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Pakistan-Iran Relations: The India Factor – OpEd

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Pakistan and Iran’s relationship has been evolving over time. The relationship between the two states deteriorated after the Iranian revolution, the ties improved when the two countries signed the Free Trade Agreement in 1999. Today, both states have come together for the purpose of bringing stability in Afghanistan and to overcome terrorism in the South Asian region. Their bilateral relation holds great potential in terms of boosting energy trade between the two, developing border security mechanism, and for addressing the glaring problem of religious extremism in Pakistan. It has been observed that the religious extremism in Pakistani society and the perceived discrimination against Shiites has been one of the main bone of contention between the two wherein a concerted effort and a joint plan is required by the two states to address this issue.

Pakistan and Iran are the leading founders of Economic Cooperation Organization and at present both the states are forming alliances and cooperating on a number of issues for fulfillment of mutual interests. These interests include the fight against terrorism, illegal cross border movements, drug-trade and the Baluchistan insurgency. Iran has also shown a great interest in the China-Pakistan Economic Corridor (CPEC) for economic and trade collaborations. Steps need to be taken to engage Iran as an important ally in these domains, as Iran has also shown economic interest in expansion of Indian Chabahar sea port. Recently, Iran organized an open venue by inviting Pakistan, China and India for economic investment in the Chabahar port network, by forming interlinks between the Chabahar port network, Pakistan’s Gwadar port and the CPEC.

India and Iran have shared a long term historical and economic relationship. Energy resources play a decisive role in the contemporary world politics and are considered as the driving tools for economic growth and development of the country. Iran’s vast energy resources and India’s growing energy demand make the two states natural economic partners. Iran attracts India for its large reserves of oil and gas. By forming a trust and interest based economic relation with Iran, Pakistan can hope to form long-term coalitions that are not undermined by the unpredictable history of Pakistan and India.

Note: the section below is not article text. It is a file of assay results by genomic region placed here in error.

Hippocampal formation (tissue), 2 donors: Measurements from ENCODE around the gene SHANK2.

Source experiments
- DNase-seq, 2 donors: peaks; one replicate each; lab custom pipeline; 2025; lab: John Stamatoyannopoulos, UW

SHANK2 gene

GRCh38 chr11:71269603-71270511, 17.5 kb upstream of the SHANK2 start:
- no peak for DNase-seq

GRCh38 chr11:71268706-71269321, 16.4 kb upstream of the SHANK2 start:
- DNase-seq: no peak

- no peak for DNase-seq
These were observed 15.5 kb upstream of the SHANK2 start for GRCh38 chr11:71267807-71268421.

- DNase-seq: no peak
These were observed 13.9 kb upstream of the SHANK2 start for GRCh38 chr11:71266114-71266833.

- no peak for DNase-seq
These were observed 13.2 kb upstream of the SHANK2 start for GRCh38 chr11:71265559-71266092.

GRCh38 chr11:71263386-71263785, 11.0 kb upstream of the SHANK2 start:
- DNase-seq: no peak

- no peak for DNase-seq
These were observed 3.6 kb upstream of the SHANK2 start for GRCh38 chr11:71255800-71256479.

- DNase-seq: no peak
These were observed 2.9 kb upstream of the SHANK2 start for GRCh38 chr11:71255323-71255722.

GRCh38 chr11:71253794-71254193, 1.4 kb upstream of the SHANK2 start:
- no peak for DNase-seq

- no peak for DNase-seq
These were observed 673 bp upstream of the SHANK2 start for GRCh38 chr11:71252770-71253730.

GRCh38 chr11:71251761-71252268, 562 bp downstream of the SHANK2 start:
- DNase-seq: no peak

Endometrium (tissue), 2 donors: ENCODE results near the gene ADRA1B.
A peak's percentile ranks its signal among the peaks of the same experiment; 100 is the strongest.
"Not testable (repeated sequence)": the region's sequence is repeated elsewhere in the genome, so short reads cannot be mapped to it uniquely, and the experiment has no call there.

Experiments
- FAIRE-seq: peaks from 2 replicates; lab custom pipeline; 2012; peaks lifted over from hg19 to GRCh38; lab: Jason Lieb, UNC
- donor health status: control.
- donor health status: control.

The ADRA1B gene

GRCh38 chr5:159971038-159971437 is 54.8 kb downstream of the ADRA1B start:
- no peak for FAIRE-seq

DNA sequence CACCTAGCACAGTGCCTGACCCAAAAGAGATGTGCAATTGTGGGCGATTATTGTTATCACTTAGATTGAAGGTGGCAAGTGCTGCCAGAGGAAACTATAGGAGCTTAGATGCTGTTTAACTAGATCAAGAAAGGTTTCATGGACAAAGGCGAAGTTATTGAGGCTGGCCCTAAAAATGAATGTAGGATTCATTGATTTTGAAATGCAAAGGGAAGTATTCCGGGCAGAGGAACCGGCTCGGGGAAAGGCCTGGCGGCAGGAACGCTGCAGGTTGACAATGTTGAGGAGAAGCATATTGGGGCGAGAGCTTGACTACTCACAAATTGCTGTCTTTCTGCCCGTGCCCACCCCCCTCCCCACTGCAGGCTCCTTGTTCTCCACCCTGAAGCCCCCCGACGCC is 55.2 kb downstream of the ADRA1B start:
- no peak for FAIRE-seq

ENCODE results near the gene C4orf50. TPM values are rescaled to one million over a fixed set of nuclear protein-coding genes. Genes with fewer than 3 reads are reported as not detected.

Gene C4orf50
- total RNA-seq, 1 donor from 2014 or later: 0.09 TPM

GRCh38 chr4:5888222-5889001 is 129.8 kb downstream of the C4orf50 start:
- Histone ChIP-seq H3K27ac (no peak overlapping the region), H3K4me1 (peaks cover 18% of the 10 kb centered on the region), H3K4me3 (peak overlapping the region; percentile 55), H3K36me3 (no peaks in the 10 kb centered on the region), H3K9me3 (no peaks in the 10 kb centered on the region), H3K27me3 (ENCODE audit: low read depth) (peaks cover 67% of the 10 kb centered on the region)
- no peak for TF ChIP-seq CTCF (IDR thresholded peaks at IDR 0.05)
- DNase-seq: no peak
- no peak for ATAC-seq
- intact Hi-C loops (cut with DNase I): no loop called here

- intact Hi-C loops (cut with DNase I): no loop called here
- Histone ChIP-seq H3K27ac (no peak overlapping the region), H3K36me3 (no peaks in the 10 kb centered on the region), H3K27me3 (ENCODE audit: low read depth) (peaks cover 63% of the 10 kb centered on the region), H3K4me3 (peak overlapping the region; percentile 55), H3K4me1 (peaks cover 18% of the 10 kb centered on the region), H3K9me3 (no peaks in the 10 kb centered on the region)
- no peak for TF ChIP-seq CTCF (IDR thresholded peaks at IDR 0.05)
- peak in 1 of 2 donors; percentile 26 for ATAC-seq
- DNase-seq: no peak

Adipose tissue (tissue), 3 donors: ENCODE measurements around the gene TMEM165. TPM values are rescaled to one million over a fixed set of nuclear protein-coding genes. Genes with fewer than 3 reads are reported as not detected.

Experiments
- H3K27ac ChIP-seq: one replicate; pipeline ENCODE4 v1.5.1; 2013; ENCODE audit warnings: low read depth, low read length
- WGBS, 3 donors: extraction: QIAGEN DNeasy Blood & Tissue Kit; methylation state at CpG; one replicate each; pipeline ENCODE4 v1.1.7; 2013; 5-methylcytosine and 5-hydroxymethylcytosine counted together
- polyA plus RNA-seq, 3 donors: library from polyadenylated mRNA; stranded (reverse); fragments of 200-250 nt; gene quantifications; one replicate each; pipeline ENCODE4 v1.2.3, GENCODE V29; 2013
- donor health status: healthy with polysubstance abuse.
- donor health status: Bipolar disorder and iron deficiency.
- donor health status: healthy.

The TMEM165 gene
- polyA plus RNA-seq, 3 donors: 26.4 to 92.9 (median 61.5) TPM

Iran requires great economic investment in its education, health, technological and defense sector but the sanctions imposed on Iran by the US have made it difficult for Iran to expand its ties and become a major regional power by exporting its oil and gas reserves to India’s and Pakistan’s market. While the IPI pipeline was under discussion, however, the gas pipeline could be an important confidence-building measure for India, Iran and Pakistan.

Pakistan is facing problems in its security domain due to the insurgencies by the Baloch separatist organizations along the Iran-Pakistan border. Pakistani security officials view all these happenings as a deliberate act of Indian intelligence to destabilize Baluchistan and deteriorate the situation of law and order in the province. The geostrategic location of Baluchistan has gained significance with the initiation of CPEC that aims at Gwadar as the trade hub in region and to develop industries in Baluchistan. Meanwhile India is trying to strengthen its ties with Iran and is economically involved in the development of Chahbahar port which is generally seen as India’s strategy to counter China’s influence in the region.

History has shown that India deliberatively planned to use Gwardor port as a channel for its illegal terrorist’s activities in Afghanistan. This was proven when the Indian spy KhulbushanYadav was arrested by Pakistani security institutions in Baluchistan and confessed his role in the terrorist activities and links with the Baloch insurgent groups to destroy peace in the province. This senior personal of Indian Intelligence confessed that he resided in Chabahar and ran his network from there. This raises serious concerns of Pakistan about the support and use of Iranian territory by India for its anti-Pakistan activities.

The security ties between Iran and Pakistan were not settled until the Pakistani military arrested Uzair Baloch, a crime lord from Karachi who had his affiliations not only with Khulbushan Yadav but also with the Iranian Intelligence. These revelations increased the mistrust in the Iran-Pakistan relations.The Iranian ambassador to Pakistan showed the will of Iran in boosting cooperation in all the fields, especially security and hopes for stronger relations between them under the leadership of Imran Khan.

In the light of above discussion it is logical to say that the core problem of Pakistan-Iran relationship is political-economic engagement between the two states while the Indian engagement in the Chabahar project serves as a major concern. Pakistan needs to take bold steps in increasing its importance in Iranian affairs to counter the growing threat that emerges from Indian-Iranian collaboration.

*Venita Christopher, Researcher at Strategic Vision Institute, Islamabad


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One thought on “Pakistan-Iran Relations: The India Factor – OpEd

  • August 9, 2018 at 10:23 am
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    Iran does not trust Pakistan. What Pakistan can offer Iran? nothing.

    Reply

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